UK China CZO Team:

UK INVESTIGATORS: Joseph Oyesiku-Blakemore, Jo Smith, Josie Geris, Chris Soulsby - University of Aberdeen; Penny Johnes - University of Bristol; Timothy Quine, Iain Hartley, Ian Bateman, Jennifer Dungait, Sophie Green - University of Exeter; Ying Zheng, Susan Waldron, Larissa Naylor - University of Glasgow; Andy Binley - University of Lancaster; Steven Banwart, Sarah Dennis, Alexis Comber - University of Leeds; Caroline Meharg, Alexander Meharg - Queen’s University Belfast; Lianhai Wu, Paul Harris, Tom Misselbrook - Rothamsted Research; Tim Daniel - The University of Sheffield; David Oliver - University of Stirling; Mark Hodzon - University of York; CHINA INVESTIGATORS: Ganlin Zhang, Xinhua Peng - Institute of Soil Science, Chinese Academy of Sciences; Tongxu Liu, Fangbai Li - Institute of Eco-Environmental and Soil Sciences, Chinese Academy of Sciences; Xuefa Wen, Jing Tian, Laiming Huang, Mingan Shao, Xiaoxu Jia, Xinyu Zhang - Institute of Geographic Sciences and Natural Resources Research, Chinese Academy of Sciences; Xinyu Zhang- Institute of Geographic Sciences and Natural Resources Research, Chinese Academy of Sciences; Chenglong Tu - Institute of Geochemistry, Chinese Academy of Sciences; Yunqiang Wang - Institute of Earth Environment, Chinese Academy of Sciences; Yihe Lü - Research Centre for Eco-Environmental Sciences, Chinese Academy of Sciences; Yafeng Wang - Tibetan Plateau Research, Chinese Academy of Sciences; Xianli Xu - Institute of Subtropical Agriculture, Chinese Academy of Sciences; Yong-Guan Zhu - Institute of Urban Environment,Chinese Academy of Sciences; Jun Fan, Mingbin Huang, Xiaorong Wei, Yuanjun Zhu - Northwest A&F University; Jianwu Tang - Nanjing University of Information Science and Technology; Hongyan Guo - Nanjing University; Fang Huang - University of Science and Technology of China; Si-Liang Li, Zhaoliang Song , Xi Chen - Tianjin University; Yang Yang - Beijing Normal University; Hongyan Liu, Jian Peng - Peking University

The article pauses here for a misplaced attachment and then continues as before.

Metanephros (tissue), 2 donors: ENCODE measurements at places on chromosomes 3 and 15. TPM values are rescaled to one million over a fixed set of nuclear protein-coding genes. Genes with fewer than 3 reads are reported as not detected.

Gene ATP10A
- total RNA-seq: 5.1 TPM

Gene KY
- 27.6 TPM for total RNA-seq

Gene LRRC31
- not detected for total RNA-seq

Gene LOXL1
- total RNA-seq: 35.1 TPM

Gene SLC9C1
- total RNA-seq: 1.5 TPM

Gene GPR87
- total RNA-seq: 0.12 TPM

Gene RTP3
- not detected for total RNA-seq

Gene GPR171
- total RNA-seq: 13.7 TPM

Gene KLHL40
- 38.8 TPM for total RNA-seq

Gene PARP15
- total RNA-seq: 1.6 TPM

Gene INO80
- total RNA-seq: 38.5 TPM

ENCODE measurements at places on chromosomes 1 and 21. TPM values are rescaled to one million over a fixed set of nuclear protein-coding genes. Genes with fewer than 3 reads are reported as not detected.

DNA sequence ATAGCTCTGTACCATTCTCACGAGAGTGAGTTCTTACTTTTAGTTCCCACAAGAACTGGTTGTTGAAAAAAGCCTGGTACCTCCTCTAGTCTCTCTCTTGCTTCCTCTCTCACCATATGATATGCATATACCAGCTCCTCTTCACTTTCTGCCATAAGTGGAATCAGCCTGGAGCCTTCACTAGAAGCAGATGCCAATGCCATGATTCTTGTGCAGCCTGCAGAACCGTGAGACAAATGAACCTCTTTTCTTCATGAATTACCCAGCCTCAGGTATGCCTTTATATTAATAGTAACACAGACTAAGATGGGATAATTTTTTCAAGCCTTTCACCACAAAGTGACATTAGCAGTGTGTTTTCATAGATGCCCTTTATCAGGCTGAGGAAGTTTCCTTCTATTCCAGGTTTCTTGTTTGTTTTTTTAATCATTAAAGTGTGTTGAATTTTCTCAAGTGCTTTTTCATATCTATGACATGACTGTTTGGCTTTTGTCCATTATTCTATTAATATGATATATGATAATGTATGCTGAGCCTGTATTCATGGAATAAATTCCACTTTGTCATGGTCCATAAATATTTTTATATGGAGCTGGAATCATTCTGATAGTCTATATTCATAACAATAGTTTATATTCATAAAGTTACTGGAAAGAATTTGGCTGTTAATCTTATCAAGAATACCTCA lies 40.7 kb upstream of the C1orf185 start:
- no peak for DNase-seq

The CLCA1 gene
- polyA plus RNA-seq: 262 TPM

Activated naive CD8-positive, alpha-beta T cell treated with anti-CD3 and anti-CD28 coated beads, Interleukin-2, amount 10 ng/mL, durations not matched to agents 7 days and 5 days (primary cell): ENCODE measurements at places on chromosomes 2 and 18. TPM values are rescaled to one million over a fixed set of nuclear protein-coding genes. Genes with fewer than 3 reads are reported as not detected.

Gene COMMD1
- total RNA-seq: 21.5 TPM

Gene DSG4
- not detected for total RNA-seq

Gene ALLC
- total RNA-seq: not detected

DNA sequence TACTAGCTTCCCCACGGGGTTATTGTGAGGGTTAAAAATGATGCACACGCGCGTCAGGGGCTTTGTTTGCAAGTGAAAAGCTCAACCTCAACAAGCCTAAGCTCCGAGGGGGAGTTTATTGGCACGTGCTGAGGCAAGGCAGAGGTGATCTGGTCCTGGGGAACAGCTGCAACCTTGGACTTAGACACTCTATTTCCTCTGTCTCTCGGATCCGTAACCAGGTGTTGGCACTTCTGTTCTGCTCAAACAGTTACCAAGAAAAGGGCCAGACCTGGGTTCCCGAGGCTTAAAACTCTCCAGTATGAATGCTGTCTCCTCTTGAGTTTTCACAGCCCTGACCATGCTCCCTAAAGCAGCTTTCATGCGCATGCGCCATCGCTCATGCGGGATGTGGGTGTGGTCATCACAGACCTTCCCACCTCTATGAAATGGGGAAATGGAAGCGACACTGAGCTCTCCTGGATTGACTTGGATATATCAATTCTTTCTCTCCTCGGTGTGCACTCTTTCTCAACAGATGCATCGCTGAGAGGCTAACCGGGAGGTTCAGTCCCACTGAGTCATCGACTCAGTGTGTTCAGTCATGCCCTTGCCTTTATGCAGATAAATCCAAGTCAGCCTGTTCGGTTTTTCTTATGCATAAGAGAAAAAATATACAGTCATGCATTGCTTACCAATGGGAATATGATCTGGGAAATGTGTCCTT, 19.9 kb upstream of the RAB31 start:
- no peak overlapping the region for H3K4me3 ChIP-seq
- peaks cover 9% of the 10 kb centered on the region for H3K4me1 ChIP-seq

How to cite: Naylor, L. A. and the UK China CZO Team:  Humans as geomorphic agents: including humans in critical zone science to enhance Anthropocene landscape sustainability , 10th International Conference on Geomorphology, Coimbra, Portugal, 12–16 Sep 2022, ICG2022-551, https://doi.org/10.5194/icg2022-551, 2022.